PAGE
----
A tetrahedral number, or triangular pyramidal number, is a figurate number that represents a pyramid with a triangular base and three sides, called a tetrahedron. The nth tetrahedral number is the sum of the first n triangular numbers.
The first ten tetrahedral numbers are:
The tetrahedral numbers can also be represented as binomial coefficients:
Tetrahedral numbers can therefore be found in the fourth position either from left or right in Pascal's triangle.
Tetrahedral numbers can be modelled by stacking spheres. For example, the fifth tetrahedral number (T5 = 35) can be modelled with 35 billiard balls and the standard triangular billiards ball frame that holds 15 balls in place. Then 10 more balls are stacked on top of those, then another 6, then another three and one ball at the top completes the tetrahedron.
- A. J. Meyl proved in 1878 that only three tetrahedral numbers are also perfect squares, namely:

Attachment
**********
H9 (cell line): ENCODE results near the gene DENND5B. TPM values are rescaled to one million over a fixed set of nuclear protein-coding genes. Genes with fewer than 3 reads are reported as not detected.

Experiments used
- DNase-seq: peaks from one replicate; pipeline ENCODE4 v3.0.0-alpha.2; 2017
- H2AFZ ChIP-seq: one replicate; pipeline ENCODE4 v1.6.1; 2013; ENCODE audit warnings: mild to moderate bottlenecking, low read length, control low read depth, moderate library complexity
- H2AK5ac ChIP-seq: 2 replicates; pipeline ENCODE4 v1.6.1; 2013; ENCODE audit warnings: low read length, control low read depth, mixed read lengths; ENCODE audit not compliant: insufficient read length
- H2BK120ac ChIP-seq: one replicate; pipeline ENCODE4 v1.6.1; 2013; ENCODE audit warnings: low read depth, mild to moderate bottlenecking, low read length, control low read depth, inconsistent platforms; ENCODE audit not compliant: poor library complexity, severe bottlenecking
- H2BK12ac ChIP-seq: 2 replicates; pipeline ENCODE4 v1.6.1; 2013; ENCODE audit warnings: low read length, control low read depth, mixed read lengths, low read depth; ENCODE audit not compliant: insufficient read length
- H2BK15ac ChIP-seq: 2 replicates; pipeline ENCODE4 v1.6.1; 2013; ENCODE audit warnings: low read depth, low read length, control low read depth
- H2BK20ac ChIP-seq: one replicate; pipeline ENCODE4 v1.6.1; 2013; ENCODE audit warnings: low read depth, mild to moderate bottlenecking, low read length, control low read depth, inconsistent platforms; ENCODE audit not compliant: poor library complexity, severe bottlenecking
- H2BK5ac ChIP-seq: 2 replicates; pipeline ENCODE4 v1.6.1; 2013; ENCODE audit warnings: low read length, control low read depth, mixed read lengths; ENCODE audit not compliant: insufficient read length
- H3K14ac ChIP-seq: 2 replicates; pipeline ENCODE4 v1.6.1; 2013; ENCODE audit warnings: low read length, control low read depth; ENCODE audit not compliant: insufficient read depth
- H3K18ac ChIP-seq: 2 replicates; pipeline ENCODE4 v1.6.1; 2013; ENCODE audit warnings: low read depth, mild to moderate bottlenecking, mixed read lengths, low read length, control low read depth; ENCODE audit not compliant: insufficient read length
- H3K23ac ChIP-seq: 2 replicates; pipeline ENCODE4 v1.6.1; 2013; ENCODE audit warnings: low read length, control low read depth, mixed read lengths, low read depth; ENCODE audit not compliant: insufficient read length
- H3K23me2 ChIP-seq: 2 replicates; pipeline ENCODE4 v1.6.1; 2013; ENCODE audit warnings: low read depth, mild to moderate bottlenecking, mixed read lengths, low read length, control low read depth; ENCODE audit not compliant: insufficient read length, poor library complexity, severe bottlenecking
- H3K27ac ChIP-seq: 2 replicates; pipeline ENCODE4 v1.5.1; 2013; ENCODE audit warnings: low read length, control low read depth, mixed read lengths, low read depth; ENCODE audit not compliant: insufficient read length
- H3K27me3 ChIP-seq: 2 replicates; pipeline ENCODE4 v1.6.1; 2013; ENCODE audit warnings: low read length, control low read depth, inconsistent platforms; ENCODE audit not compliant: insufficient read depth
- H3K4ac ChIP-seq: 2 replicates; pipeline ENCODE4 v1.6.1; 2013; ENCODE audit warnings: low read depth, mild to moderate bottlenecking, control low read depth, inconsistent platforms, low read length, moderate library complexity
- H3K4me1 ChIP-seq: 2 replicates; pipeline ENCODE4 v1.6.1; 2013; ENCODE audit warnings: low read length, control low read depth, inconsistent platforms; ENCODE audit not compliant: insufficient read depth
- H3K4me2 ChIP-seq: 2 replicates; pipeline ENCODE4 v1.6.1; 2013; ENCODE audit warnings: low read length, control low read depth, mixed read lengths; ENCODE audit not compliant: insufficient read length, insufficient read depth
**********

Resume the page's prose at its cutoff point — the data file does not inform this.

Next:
- T1 = 1² = 1
- T2 = 2² = 4
- T48 = 140² = 19600.
- Sir Frederick Pollock conjectured that every number is the sum of at most 5 tetrahedral numbers: see Pollock tetrahedral numbers conjecture.
- The only tetrahedral number that is also a square pyramidal number is 1 (Beukers, 1988), and the only tetrahedral number that is also a perfect cube is 1.
- The infinite sum of tetrahedral numbers' reciprocals is 3/2, which can be derived using telescoping series:
- The tetrahedron with basic length 4 (summing up to 20) can be looked at as the 3-dimensional analogue of the tetractys, the 4th triangular number (summing up to 10).
- The parity of tetrahedral numbers follows the repeating pattern odd-even-even-even.
- An observation of tetrahedral numbers:
- T5 = T4 + T3 + T2 + T1
- Numbers that are both triangular and tetrahedral must satisfy the binomial coefficient equation:
- The only numbers that are both Tetrahedral and Triangular numbers are (sequence A027568 in OEIS):
- Te1 = Tr1 = 1
- Te3 = Tr4 = 10
- Te8 = Tr15 = 120
- Te20 = Tr55 = 1540
- Te34 = Tr119 = 7140
- Weisstein, Eric W., "Tetrahedral Number", MathWorld.
- Geometric Proof of the Tetrahedral Number Formula by Jim Delany, The Wolfram Demonstrations Project.
- On the relation between double summations and tetrahedral numbers by Marco Ripà